of infant-directed speech preference Molly Lewis Carnegie Mellon University Christina Bergmann, Martin Zettersten, Melanie Soderstrom, Angeline Sin Mei Tsui, Julien Mayor, Rebecca A. Lundwall, Jessica E. Kosie, Natalia Kartushina, Riccardo Fusaroli, Michael C. Frank, Krista Byers-Heinlein, Alexis K. Black, and Maya B. Mathur
• Variability in population, stimuli, method • Individual studies typically not pre-registered; subject to publication bias Multi-Lab Replications: • Highly resource intensive • Standardization of stimuli and method; some variability in populations • Typically pre-registered Multi lab replications?
methods? • Naively, expect them to be the same • But, recent work suggests they are discrepant (Kvarven, et al, 2020) • ES from MAs three times larger than MLRs • Due to publication bias? (Shanks, et al. 2015) • Evidence that publication bias can’t fully account for discrepancy (Lewis, et al., 2020)
Heterogeneity • MAs contain more heterogeneity along relevant dimensions • MAs are adapted to their local context, whereas MLRs are typically not • Perhaps accounting for these moderators will reveal the source of the discrepancy.
found previously, meta-analytic ES > multi-lab ES (discrepancy = 0.32) • Why? • Systematically compared effect sizes from two sources, accounting for possible differences due to heterogeneity by coding same set of moderators in each
Test language (native vs. non-native) 3. Method (central fixation vs. headturn preference procedure vs. other) 4. Speech type (Infant directed speech vs. simulated infant directed speech vs. synthesized speech) 5. Speech source (caregiver vs. other) 6. Visual stimulus (unrelated vs. speaker) 7. DV type (looking time vs. facial expression vs. preference for target) 8. Target research question (primary vs. secondary)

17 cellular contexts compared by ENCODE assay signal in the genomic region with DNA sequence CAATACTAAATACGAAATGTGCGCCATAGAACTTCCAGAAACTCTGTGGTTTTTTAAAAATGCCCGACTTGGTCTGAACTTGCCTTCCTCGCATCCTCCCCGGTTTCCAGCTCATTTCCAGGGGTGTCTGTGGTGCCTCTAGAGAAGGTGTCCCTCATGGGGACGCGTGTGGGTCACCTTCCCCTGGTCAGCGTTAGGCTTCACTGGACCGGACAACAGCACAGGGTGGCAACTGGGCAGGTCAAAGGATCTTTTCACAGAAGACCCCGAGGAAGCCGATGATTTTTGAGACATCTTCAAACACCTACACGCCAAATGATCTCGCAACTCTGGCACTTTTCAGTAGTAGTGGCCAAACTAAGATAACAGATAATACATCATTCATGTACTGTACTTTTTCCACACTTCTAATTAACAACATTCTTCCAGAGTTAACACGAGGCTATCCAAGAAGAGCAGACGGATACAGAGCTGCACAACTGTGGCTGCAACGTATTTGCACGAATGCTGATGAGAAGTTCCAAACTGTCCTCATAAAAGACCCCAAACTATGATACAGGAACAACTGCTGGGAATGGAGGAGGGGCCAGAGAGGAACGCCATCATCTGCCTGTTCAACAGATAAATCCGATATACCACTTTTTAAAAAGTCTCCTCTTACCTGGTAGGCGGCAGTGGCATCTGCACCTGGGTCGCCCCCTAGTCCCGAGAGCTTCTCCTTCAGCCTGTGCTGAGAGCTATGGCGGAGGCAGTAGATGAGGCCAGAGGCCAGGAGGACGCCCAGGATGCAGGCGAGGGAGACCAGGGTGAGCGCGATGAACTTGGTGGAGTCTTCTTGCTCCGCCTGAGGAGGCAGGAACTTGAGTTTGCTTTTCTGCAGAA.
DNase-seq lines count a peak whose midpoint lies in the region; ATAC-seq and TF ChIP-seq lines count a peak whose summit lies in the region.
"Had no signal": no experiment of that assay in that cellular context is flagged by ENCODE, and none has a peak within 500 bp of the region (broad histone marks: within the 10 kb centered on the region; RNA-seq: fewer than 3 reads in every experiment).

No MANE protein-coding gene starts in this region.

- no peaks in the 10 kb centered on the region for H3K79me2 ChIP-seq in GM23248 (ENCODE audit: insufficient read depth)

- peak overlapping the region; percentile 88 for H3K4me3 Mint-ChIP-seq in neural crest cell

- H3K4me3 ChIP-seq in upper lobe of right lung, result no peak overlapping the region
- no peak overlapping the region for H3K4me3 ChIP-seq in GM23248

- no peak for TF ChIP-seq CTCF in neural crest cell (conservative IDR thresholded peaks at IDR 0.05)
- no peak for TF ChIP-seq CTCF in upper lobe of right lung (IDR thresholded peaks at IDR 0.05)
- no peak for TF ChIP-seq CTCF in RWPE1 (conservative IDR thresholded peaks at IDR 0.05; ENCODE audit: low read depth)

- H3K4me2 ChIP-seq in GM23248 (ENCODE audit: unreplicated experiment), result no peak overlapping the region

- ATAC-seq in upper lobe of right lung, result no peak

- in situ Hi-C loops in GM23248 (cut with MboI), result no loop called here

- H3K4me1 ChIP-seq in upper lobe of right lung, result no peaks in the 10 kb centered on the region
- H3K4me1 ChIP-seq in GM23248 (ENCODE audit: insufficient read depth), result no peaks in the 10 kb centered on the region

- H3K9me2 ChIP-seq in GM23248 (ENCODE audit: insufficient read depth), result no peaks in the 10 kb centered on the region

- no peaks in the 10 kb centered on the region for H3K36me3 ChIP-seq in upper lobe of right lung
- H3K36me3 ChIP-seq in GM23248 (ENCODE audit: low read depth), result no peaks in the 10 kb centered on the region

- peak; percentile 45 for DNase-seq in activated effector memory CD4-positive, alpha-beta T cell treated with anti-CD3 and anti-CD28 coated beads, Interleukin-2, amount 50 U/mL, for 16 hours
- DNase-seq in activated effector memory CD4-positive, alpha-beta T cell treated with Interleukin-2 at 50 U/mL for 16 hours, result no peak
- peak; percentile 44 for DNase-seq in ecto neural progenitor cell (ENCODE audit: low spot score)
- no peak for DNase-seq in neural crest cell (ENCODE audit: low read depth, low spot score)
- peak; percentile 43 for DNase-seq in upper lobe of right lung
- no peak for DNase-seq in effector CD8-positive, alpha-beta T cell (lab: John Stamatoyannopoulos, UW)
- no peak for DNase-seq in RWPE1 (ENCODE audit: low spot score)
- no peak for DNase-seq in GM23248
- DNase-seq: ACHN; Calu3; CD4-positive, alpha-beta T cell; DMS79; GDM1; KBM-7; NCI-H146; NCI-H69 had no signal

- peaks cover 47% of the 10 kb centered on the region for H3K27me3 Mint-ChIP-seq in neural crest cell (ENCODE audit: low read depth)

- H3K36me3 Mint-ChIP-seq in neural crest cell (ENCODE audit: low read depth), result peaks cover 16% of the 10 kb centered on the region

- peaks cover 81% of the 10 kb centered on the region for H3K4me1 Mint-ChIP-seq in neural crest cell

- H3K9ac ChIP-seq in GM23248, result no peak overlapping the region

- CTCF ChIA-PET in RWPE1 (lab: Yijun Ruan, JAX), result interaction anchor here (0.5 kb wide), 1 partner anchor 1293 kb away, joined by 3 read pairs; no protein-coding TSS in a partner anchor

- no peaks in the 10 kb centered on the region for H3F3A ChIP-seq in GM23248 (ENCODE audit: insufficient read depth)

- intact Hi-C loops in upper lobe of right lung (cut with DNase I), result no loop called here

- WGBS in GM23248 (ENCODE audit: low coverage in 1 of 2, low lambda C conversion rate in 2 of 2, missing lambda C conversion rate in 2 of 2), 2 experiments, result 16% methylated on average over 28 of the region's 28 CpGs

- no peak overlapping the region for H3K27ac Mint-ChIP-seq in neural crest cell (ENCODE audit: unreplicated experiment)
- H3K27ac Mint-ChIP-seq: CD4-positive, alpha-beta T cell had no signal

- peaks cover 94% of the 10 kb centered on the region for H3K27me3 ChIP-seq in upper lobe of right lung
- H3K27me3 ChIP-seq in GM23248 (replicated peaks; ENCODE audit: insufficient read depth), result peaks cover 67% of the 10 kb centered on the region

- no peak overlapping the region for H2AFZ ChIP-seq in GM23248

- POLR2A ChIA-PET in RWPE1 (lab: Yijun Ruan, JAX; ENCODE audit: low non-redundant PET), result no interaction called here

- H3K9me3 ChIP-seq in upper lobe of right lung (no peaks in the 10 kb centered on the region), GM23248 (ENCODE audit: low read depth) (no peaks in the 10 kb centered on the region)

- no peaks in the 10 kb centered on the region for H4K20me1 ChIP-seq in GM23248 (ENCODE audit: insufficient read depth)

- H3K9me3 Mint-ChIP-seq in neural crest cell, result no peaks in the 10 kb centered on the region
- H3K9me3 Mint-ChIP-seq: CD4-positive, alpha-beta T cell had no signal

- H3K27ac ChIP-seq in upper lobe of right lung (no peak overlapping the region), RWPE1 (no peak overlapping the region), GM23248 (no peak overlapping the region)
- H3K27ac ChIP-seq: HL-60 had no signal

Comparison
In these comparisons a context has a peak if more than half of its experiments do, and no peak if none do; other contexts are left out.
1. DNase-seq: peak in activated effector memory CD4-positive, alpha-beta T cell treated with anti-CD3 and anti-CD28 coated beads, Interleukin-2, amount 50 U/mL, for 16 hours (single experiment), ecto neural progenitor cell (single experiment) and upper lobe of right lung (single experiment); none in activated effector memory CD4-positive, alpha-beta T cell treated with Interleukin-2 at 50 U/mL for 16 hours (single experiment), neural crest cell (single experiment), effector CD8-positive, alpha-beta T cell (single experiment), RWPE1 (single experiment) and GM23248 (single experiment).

in single meta-analytic model (robust meta-regression; Hedges et al., 2010; Tipton, 2015) • Naive model: Source (MA vs. MLR) as only moderator • Moderated model: Source + 8 moderators that should affect outcomes based on past research (additive) ◦ Continuous moderators centered; reference levels for factors defined by most frequent MA level ◦ *Model only able to converge with 3 moderators (age, test language, method) • Planned analyses pre-registered
MA? • Probably not… • After correcting for publication bias (Vevea & Hedges, 1995), the ES was actually larger (.92 CI = [.6-1.23]) • Sensitivity analysis for publication bias (Mathur & VanderWeele, 2020 - see Maya’s talk today!) ◦ Worst case scenario = “statistically significant” positive results are infinitely more likely to be published than “nonsignificant” or negative results ◦ Meta-analyze only non-significant/negative studies ◦ Significant studies would have to be about 8 times more likely to be published than nonsignificant/negative studies to eliminate discrepancy
controlling for moderators, MA effect size more than twice as big as MLR effect size • Probably not due (entirely) to publication bias in MA • Next: Update MA with recent papers since 2011 • Extend ManyBabies1 dataset with existing or pending spin-off studies ◦ ManyBabies1-Bilingual (Byers-Heinlein et al., 2020/in press; 333 participants, 17 labs) ◦ Test-retest reliability (Schreiner et al., in prep; 149 participants, 7 labs) ◦ ManyBabies1-Africa (Tsui et al., in prep; data collection planned for 2021-2022) ◦ Native language follow-up (7 labs signed up; data collection ongoing)